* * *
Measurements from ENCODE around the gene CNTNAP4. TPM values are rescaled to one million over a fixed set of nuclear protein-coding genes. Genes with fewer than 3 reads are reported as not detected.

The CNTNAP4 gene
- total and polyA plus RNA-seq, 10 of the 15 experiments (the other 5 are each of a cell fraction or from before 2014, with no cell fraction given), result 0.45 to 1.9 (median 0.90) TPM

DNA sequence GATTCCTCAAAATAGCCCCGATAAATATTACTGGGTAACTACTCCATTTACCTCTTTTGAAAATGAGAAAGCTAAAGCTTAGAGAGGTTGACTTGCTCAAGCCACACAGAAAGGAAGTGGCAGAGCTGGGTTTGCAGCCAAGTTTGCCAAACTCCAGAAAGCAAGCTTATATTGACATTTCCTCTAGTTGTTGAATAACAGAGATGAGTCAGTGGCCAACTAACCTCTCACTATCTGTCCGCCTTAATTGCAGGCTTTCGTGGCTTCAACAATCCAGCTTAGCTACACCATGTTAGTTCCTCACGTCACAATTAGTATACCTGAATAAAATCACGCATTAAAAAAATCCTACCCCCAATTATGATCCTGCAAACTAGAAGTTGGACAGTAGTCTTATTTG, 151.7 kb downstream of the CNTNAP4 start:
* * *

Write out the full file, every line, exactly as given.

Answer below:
Measurements from ENCODE around the gene CNTNAP4. TPM values are rescaled to one million over a fixed set of nuclear protein-coding genes. Genes with fewer than 3 reads are reported as not detected.

The CNTNAP4 gene
- total and polyA plus RNA-seq, 10 of the 15 experiments (the other 5 are each of a cell fraction or from before 2014, with no cell fraction given), result 0.45 to 1.9 (median 0.90) TPM

DNA sequence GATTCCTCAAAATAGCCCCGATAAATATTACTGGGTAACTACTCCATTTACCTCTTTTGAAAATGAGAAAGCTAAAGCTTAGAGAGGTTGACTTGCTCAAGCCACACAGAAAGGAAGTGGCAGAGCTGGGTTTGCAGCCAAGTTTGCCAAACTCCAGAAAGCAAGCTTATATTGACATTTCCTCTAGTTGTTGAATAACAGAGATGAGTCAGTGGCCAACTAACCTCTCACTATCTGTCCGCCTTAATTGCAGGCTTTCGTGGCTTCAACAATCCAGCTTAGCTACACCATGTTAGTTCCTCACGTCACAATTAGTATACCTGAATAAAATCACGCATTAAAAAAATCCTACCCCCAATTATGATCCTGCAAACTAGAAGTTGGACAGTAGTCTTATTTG, 151.7 kb downstream of the CNTNAP4 start: